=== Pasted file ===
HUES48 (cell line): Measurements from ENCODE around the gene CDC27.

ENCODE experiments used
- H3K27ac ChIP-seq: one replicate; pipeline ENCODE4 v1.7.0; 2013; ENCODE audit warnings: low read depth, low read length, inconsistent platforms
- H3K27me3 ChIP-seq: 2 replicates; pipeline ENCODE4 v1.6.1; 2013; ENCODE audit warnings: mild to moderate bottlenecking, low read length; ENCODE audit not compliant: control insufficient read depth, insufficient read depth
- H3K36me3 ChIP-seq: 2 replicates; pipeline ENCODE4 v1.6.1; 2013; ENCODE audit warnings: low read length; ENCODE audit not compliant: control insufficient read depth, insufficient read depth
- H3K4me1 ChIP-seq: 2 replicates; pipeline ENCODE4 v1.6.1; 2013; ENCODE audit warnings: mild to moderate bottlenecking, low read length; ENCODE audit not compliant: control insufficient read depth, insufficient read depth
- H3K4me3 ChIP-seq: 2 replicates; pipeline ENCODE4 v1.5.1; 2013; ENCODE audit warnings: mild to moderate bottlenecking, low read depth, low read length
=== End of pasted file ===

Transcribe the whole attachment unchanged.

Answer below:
HUES48 (cell line): Measurements from ENCODE around the gene CDC27.

ENCODE experiments used
- H3K27ac ChIP-seq: one replicate; pipeline ENCODE4 v1.7.0; 2013; ENCODE audit warnings: low read depth, low read length, inconsistent platforms
- H3K27me3 ChIP-seq: 2 replicates; pipeline ENCODE4 v1.6.1; 2013; ENCODE audit warnings: mild to moderate bottlenecking, low read length; ENCODE audit not compliant: control insufficient read depth, insufficient read depth
- H3K36me3 ChIP-seq: 2 replicates; pipeline ENCODE4 v1.6.1; 2013; ENCODE audit warnings: low read length; ENCODE audit not compliant: control insufficient read depth, insufficient read depth
- H3K4me1 ChIP-seq: 2 replicates; pipeline ENCODE4 v1.6.1; 2013; ENCODE audit warnings: mild to moderate bottlenecking, low read length; ENCODE audit not compliant: control insufficient read depth, insufficient read depth
- H3K4me3 ChIP-seq: 2 replicates; pipeline ENCODE4 v1.5.1; 2013; ENCODE audit warnings: mild to moderate bottlenecking, low read depth, low read length